Old shoe boxes in attics, bottom desk drawers, top shelves of closets, scrapbooks, and antique trunks in basements. Tucked away in these unassuming places are keepsakes from loved ones, family, and friends. They are the handwritten cards and letters, and when found years later, they can be the warm quilt that envelops you when you didn’t realize just how the passage of time had put a layer of frost on a pumpkin patch of memories. I believe there is still merit and gratification in sending and receiving cards and letters the old-fashioned way–with pen and paper–delivered by heart and hand!
In any given home, discoveries of keepsakes can transport you instantly to a different time and place, and remind you how things change, including yourself. They are old love letters from your husband of 50 years declaring his devotion, recipe cards written four generations ago by your great grandmother that you are named after, cards handmade by your first grader who is now a woman teaching other first graders, letters not so aged that you pray won’t be the last from your son who is fighting a war. When held and read, these bonds maintained through letters and cards can be a haven in a hurried ‘just-add-water-instant-mix’ world! It really is impossible to multi-task when reading your first grader’s note!
With pen and paper in hand, you are putting aside the daily mundane chores, and putting down feelings that convey, in your unique handwriting, words that ignite the emotions of others! Heartfelt feelings written that might not be as easy to say or hear in person. Or appear as little more than a template used in typed text. There’s genuine comfort in holding a letter in your hand that you know your loved one was holding. In her book “I Love You, Ronnie: The Letters of Ronald Reagan to Nancy Reagan”, Nancy writes of how important the handwritten letters have become to her even more so after time. Even before his death, when Alzheimer’s Disease robbed her husband’s memory and their golden years together, the letters brought him back to her and a mental running chronicle of their 50 years together. She put them in a book so that others might appreciate what it means to write what you feel to those you love.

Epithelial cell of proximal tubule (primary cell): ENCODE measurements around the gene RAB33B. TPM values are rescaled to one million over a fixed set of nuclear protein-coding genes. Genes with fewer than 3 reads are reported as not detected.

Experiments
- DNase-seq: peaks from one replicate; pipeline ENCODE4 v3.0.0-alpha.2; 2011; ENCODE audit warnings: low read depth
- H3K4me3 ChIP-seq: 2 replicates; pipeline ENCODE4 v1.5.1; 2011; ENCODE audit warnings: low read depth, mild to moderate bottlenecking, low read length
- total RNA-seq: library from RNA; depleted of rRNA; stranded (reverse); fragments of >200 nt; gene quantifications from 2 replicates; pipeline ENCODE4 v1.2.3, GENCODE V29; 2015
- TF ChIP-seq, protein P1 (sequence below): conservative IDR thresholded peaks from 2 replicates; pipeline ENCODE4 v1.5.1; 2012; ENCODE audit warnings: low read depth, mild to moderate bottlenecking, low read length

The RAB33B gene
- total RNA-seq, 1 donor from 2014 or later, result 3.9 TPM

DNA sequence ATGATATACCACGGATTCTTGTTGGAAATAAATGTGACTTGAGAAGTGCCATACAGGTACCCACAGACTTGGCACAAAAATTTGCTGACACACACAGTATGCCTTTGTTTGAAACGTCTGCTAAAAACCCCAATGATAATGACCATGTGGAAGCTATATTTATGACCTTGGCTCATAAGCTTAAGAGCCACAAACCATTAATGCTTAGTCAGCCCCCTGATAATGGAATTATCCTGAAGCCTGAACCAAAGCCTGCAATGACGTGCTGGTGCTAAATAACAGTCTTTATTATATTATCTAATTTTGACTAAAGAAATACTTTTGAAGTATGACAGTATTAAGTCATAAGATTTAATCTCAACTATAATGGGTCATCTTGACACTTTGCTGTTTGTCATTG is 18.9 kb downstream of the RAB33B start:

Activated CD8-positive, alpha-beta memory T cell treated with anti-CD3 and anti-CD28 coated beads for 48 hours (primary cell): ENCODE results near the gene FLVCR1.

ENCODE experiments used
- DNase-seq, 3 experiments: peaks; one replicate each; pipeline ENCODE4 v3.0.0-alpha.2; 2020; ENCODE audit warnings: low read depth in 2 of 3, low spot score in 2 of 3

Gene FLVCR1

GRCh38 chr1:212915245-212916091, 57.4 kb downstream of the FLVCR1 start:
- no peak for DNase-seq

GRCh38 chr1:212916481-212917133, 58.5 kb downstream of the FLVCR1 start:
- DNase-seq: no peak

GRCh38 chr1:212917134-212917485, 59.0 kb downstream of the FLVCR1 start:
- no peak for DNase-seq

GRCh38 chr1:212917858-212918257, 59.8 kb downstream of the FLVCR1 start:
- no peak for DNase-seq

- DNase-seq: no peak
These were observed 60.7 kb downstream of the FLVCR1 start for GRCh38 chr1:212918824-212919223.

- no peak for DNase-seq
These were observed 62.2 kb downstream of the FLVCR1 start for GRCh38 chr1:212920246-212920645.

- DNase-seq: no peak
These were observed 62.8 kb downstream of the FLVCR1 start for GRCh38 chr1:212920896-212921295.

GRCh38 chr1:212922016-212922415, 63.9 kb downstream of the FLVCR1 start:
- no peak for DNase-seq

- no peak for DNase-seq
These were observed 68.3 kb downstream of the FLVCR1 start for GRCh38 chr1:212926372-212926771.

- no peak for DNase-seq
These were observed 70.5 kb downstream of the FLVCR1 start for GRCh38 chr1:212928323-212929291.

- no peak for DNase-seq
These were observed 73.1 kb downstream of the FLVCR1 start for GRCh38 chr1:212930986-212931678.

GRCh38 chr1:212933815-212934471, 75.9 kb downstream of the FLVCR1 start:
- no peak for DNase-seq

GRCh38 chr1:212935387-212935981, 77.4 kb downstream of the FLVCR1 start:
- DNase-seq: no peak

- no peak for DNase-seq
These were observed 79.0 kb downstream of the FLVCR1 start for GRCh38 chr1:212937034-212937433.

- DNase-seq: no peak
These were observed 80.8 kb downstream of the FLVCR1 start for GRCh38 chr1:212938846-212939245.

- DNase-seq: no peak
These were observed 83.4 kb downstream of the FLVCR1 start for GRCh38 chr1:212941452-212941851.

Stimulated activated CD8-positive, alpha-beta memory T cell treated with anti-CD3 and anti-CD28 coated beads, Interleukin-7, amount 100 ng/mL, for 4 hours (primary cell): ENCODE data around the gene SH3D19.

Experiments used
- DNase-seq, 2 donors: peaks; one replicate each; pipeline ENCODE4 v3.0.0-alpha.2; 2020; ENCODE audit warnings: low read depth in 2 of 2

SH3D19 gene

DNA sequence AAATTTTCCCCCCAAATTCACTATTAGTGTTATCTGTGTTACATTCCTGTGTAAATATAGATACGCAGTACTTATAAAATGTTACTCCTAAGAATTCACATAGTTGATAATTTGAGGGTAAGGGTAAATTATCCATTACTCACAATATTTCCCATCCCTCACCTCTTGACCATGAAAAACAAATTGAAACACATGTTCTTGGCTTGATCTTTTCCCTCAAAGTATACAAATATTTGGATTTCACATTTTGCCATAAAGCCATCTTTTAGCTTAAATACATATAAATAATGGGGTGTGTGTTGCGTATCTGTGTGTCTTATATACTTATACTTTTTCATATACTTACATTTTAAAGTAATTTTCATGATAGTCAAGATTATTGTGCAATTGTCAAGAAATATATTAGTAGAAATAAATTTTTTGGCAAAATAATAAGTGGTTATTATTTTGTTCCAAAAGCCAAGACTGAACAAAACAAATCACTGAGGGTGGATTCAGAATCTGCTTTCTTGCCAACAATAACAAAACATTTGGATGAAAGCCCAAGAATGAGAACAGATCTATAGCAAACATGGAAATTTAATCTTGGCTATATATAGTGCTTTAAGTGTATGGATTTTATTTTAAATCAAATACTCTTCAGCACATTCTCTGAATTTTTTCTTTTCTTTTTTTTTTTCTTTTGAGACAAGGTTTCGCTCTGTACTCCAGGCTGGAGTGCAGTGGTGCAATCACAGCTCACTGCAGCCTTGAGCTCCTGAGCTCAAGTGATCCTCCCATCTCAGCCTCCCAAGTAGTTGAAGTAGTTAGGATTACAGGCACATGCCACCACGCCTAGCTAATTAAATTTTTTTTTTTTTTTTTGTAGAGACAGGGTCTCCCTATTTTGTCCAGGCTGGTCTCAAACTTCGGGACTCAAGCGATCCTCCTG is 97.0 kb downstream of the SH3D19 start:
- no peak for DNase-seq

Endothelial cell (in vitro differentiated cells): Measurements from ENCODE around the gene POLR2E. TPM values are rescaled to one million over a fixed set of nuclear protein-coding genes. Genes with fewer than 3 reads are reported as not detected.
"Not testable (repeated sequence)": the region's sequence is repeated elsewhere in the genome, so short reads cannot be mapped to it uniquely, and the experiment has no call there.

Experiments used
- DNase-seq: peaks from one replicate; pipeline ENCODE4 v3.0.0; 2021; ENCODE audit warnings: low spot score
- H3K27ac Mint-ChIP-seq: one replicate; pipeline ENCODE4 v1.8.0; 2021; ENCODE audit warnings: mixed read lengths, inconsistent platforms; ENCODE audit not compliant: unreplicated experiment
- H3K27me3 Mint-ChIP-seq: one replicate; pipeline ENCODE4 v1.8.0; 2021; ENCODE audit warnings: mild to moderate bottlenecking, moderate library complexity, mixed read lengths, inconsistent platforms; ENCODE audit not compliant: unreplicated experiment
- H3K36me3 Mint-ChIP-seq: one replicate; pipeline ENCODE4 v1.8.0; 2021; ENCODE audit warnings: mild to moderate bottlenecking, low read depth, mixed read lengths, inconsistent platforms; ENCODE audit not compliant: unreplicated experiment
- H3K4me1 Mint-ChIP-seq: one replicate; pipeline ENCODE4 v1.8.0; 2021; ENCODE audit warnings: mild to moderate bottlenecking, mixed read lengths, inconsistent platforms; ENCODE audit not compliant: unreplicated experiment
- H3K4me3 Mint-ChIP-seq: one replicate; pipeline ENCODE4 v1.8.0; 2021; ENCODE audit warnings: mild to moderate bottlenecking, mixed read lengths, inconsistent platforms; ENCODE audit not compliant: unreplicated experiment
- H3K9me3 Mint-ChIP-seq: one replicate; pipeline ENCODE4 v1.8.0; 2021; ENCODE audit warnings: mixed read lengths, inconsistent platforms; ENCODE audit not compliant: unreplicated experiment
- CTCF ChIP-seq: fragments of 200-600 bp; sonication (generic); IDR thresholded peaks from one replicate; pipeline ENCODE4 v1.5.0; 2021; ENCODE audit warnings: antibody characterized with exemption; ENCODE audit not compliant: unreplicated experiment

My first recollection of writing letters is to my Grandmother. I needed to tell her everything that was going on in second grade, like I was a correspondent reporting the news, or a new Peace Corps volunteer in an undeveloped country! Sending her get well wishes with drawn hearts and kisses that I knew would make her smile! Little did I know then that I would get those very letters back 40 years later, recycling that smile full circle!
I cherish these keepsakes, tying generations together, that sew threads of handwriting and squares of nostalgia into a quilt that will keep you warm on the coldest of lonely nights!